Dolphins can be migrational for food and to get to bodies of water that are the right temperatures for them. Not all pods of dolphins will migrate though if their needs are being met right where they are.
Dolphins are known to engage in a variety of different feeding methods in order to be successful.
Most of them involved cooperation and being in sync with other pod members. It is very rarely that they will try to get food on their own.
The smallest dolphins are about 4 feet long with the longest being 30 feet long. They can weigh from 90 pounds to more than 11 tons.
The fluke is the name for the tail on a dolphin.
Echolocation is a big part of overall communication for dolphins. It occurs through the melon in the head.
All dolphins have a blowhole at the top where they take in air when they come to the surface.
Almost all dolphins have no hair other than a few that they have at birth. Only the Boto River Dolphin has a small amount of hair that they will keep as an adult.
They have a fast healing process for their bodies even when they have deep wounds such as those that are the result of shark bites. Experts haven’t been able to determine how this is possible for dolphins when other mammals would hemorrhage.
Ric O’Barry’s Dolphin Project is a campaign under the International Marine Mammal Project at the non-profit Earth Island Institute. The Dolphin Project aims to stop dolphin slaughter and exploitation around the world. This work has been chronicled in films such as A Fall From Freedom, the Oscar-winning documentary The Cove, and in the Animal Planet mini-series Blood Dolphin$.
~TAKE THE PLEDGE NOT TO BUY A TICKET TO A DOLPHIN SHOW~
Dolphins have evolved over millions of years, adapting perfectly to life in the ocean. They are intelligent, social and self-aware, exhibiting evidence of a highly developed emotional sense. Here are just a few of the issues with captivity:
Captures of dolphins are traumatic and stressful and can result in injury and death of dolphins. The number of dolphins that die during capture operations or shortly thereafter are never revealed in dolphinariums or swim-with-dolphins programs. Some facilities even claim their dolphins were “rescued” from the ocean and cannot be released. This claim is almost invariably false.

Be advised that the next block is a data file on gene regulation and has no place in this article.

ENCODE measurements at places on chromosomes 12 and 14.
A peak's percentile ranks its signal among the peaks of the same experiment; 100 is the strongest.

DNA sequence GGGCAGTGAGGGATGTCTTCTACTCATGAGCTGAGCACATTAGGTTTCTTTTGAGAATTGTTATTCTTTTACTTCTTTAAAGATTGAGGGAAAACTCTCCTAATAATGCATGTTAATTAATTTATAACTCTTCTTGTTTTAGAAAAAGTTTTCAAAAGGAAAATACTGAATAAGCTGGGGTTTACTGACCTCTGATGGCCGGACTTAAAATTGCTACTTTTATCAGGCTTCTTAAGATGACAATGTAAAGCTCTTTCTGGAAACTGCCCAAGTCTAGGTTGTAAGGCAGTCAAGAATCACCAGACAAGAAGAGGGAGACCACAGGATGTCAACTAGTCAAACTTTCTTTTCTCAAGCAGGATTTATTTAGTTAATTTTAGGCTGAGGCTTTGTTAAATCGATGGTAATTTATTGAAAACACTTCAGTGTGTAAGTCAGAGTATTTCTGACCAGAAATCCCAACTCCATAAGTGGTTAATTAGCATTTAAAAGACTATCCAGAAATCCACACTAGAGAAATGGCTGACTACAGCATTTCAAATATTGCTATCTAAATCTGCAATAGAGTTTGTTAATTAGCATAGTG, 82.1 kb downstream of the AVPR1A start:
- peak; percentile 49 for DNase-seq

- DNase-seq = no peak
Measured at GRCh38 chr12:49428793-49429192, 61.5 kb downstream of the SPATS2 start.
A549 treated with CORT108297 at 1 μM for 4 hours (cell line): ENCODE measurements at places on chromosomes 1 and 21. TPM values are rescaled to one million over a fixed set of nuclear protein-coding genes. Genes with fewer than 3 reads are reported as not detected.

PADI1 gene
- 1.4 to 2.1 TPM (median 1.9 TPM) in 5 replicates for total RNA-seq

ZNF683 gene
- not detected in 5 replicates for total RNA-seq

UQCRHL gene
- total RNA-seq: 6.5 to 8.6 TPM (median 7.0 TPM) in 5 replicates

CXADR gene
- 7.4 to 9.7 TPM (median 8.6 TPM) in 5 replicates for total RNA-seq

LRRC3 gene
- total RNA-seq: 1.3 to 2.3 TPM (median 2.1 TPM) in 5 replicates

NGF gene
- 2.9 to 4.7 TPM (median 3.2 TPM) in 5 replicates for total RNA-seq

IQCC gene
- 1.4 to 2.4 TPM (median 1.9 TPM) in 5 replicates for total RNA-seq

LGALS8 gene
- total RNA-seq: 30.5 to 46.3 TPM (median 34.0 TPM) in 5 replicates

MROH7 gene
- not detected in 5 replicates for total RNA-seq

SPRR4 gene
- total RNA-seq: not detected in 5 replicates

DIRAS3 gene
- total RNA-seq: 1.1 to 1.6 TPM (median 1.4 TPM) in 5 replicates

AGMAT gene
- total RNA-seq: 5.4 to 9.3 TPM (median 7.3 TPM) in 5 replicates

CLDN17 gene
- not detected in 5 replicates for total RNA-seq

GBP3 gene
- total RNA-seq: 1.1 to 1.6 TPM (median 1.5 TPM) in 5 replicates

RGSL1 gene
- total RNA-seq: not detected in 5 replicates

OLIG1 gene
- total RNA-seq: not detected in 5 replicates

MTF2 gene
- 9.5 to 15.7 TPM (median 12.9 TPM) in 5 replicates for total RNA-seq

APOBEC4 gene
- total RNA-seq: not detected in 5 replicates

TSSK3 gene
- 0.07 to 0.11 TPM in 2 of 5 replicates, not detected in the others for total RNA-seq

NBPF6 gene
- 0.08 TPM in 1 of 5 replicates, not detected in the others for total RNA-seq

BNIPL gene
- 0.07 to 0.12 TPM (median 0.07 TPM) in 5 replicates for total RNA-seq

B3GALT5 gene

Training of dolphins is often deliberately misrepresented by the captive dolphin industry to make it look as if dolphins perform because they like it. This isn’t the case. They are performing because they have been deprived of food.
Most captive dolphins are confined in minuscule tanks containing chemically treated artificial seawater. Dolphins in a tank are severely restricted in using their highly developed sonar, which is one of the most damaging aspects of captivity. It is much like forcing a person to live in a hall of mirrors for the rest of their life – their image always bouncing back with no clear direction in sight.
Join us and pledge that you won’t go to a dolphin show or swim-with-dolphins programs.
It’s Monday again. It was a good weekend. I don’t want to get up and face a new week. Let me be. I want to stay in bed and sleep!!
I love cats. I think they are have an independent personality and show it. They are funny and inquisitive.
Remember …. curiosity killed the cat!
~~The 25 Most Awkward Cat Sleeping Positions~~
~The Full Sit-up~
To achieve the full situp, you must begin with the genuine intention of exercising your abs and promptly fall asleep midway through the task. This position is extremely advanced and not recommended for amateur sleepers.
~The Awkward Spoon~
The goal here is not so much intimacy as it is the socially uncomfortable sharing of a physical space with someone. Bonus points if your arm falls asleep but you’re too embarrassed to move it.
Jane Goodall was born in London, England, in 1934 to Mortimer Herbert Morris-Goodall, a businessman, and Margaret Myfanwe Joseph, a novelist who wrote under the name Vanne Morris-Goodall. As a child, she was given a lifelike chimpanzee toy named Jubilee by her father; her fondness for the toy started her early love of animals. Today, the toy still sits on her dresser in London. As she writes in her book, Reason for Hope: “My mother’s friends were horrified by this toy, thinking it would frighten me and give me nightmares.” Goodall has a sister, Judith, who shares the same birthday, though the two were born four years apart.
Goodall had always been passionate about animals and Africa, which brought her to the farm of a friend in the Kenya highlands in 1957. From there, she obtained work as a secretary, and acting on her friend’s advice, she telephoned Louis Leakey, a Kenyan archaeologist and palaeontologist, with no other thought than to make an appointment to discuss animals. Leakey, believing that the study of existing great apes could provide indications of the behavior of early hominids, was looking for a chimpanzee researcher, though he kept the idea to himself. Instead, he proposed that Goodall work for him as a secretary. After obtaining his wife Mary Leakey‘s approval, Louis sent Goodall to Olduvai Gorge in Tanzania, where he laid out his plans.